So you have a MacStadium hosted server and you're all ready to do something with it. The first question on your mind is probably "How do I control this thing?"
Nearly all modern servers are "headless" (meaning they have no dedicated monitor, keyboard or mouse) and are controlled over a network using remote desktop software. This article will cover four popular (and free!) remote control programs as well as the pros and cons of using each of them.
macOS X comes equipped with Virtual Network Connection (VNC) capabilities. Although this feature is disabled according to factory presets, MacStadium engineers will have enabled this feature on your Mac mini before you receive your IP address to connect remotely.
A VNC client running on a Mac or PC can easily connect to a VNC server running on your remote Mac mini.
Mac-to-Mac sessions are inherently reliable, because they're using the same version of VNC code on both sides of the connection.
PC or Linux to Mac connections have been known to occasionally exhibit buggy behavior, but in most cases you will have no trouble if your software is up to date.
VNC is based on open source software, which is why there are several versions that have been developed independently from the same starting point (i.e. the open source version). This means that each of the following VNC clients (which will allow your local computer to talk to your remote Mac mini) share similar capabilities, although there are some differences as well. Moreover, each offers a free and a paid service tier -- with certain features only offered via the paid tier.
Encryption is only offered in the paid service tier. In practice (and especially when connecting to another computer on your own local network) this is not such a great danger, but where data must be transmitted over the public Internet, and where security is a primary concern, this sort of unencrypted communication should be avoided.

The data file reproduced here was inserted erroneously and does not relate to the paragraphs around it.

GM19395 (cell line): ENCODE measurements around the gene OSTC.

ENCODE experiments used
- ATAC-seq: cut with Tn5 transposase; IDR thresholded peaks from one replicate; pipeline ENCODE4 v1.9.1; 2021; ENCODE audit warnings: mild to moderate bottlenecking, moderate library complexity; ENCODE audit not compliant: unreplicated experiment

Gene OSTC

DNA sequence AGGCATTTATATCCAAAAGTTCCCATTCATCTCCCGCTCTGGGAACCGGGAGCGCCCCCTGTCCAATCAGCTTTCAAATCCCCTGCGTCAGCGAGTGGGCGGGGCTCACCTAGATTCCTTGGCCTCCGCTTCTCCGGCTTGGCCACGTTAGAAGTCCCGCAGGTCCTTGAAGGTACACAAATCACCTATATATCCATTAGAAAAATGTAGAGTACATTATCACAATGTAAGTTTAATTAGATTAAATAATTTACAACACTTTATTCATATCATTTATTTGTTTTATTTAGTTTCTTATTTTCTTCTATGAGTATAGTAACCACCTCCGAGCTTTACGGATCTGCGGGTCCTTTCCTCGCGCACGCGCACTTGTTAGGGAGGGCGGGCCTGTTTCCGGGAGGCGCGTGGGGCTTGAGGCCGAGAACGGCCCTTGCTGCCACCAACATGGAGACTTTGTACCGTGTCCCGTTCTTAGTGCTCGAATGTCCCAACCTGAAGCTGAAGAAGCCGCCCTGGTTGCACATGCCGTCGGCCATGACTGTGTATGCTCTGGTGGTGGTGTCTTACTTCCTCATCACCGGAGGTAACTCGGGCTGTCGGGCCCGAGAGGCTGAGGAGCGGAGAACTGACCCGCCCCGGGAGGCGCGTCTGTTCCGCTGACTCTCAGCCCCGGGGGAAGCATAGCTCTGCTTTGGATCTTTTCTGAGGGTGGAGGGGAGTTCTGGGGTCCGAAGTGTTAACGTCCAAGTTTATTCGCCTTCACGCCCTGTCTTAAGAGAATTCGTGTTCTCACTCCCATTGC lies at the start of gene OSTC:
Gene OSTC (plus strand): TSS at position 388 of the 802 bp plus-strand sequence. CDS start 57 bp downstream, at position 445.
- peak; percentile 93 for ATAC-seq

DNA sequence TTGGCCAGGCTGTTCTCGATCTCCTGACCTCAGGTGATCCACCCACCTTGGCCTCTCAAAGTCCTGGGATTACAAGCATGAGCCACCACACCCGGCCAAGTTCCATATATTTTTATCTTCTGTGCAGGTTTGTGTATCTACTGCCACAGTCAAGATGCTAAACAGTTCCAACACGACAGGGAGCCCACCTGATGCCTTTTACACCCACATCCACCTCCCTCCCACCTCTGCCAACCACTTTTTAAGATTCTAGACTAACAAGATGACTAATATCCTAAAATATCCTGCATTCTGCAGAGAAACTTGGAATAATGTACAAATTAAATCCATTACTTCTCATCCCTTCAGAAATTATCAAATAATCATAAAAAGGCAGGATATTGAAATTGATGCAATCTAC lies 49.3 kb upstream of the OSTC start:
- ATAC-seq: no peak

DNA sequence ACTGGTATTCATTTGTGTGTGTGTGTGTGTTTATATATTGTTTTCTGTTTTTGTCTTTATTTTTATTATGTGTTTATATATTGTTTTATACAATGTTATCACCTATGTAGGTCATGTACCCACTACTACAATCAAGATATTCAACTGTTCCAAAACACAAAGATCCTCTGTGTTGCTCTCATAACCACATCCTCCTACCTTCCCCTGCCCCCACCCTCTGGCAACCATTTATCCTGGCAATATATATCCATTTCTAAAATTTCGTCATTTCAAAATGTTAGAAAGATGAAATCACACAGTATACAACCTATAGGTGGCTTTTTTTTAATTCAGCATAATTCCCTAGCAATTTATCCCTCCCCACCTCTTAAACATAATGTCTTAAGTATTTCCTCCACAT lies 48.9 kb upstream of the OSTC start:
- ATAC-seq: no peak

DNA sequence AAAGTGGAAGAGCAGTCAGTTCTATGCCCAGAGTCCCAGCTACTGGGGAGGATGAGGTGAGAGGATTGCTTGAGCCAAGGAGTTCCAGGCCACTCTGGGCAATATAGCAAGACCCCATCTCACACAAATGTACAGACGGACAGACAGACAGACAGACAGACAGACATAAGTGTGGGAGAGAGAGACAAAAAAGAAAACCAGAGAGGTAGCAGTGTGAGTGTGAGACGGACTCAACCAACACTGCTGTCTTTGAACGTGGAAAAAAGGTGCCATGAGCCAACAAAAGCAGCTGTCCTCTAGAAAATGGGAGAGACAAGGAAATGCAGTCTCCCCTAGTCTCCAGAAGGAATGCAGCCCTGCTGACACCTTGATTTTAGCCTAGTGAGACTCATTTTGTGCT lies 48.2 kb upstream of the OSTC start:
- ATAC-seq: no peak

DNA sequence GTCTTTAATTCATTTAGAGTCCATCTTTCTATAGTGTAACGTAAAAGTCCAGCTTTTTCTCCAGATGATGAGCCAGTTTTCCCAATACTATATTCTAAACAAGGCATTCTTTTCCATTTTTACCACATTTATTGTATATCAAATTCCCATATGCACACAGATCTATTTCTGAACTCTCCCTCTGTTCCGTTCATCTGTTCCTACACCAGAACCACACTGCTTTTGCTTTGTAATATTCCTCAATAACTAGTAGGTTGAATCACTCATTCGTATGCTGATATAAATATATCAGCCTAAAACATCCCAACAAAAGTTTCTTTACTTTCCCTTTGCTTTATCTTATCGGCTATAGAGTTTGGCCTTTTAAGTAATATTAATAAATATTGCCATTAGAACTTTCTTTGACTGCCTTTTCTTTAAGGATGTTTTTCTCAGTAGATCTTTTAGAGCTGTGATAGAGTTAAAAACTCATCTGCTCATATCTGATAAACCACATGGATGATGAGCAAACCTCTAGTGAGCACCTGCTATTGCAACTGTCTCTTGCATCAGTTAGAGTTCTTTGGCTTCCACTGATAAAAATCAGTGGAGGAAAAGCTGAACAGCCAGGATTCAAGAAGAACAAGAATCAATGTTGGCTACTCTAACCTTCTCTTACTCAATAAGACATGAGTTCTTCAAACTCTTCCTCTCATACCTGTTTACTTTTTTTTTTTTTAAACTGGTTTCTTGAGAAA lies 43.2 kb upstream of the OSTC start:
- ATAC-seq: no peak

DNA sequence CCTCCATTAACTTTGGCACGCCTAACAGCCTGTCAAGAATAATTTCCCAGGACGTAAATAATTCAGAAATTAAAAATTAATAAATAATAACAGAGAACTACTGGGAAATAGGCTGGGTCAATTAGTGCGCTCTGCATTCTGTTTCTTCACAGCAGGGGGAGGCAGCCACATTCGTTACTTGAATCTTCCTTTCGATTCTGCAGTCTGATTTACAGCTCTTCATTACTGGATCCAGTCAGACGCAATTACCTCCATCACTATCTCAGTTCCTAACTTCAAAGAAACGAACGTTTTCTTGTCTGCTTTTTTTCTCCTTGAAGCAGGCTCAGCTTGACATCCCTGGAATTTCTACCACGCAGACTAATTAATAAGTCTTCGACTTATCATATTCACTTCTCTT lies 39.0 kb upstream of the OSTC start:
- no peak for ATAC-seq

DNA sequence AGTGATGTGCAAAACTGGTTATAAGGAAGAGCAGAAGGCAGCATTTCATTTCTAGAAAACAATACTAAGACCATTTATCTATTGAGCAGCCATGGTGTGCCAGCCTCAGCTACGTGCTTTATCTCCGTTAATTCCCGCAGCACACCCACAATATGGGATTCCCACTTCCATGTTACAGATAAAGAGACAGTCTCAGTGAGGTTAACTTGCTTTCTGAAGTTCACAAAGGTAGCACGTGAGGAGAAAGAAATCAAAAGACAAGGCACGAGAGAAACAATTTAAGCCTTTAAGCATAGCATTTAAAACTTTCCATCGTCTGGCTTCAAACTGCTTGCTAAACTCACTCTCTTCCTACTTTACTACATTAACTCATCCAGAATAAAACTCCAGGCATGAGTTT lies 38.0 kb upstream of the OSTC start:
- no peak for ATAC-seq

All connections to MacStadium will have to traverse the Internet. So, best practice dictates that you will either need to secure your connection in another way, or you can choose the paid service tier.
UltraVNC is a newer fork of the original VNC codebase that adds video compression to improve performance, a nifty graphical toolbar and an optional encryption module. It also seems to be a bit more stable than RealVNC. If you don’t already have the RealVNC client installed, this version is preferable to RealVNC just for these few additional features.
The encryption module will not work with the pre-installed OS X server though – you would need to install a different VNC server (such as Vine) on the Mac mini in order to take advantage of that feature.
If security is a primary concern then TeamViewer is definitely the best choice for you. TeamViewer is commercial software that is free for personal use. The developer has thoughtfully included numerous nag screens to make sure you remember that commercial use is not allowed, but they still operate on the honor system and they make no attempt to verify the nature of your use.
The standout features of TeamViewer include automatic firewall traversal, a contact list, and built-in video chat, but the feature that really sets it apart from the rest of the programs in this lineup is the end-to-end encryption of every keystroke, screen image and mouse movement that goes across the network.
Unfortunately the additional CPU overhead of encryption makes the video performance of this tool visibly worse than the others, as you can see in the video. For applications that require high frame rates such as playing video or games, this program may not be ideal.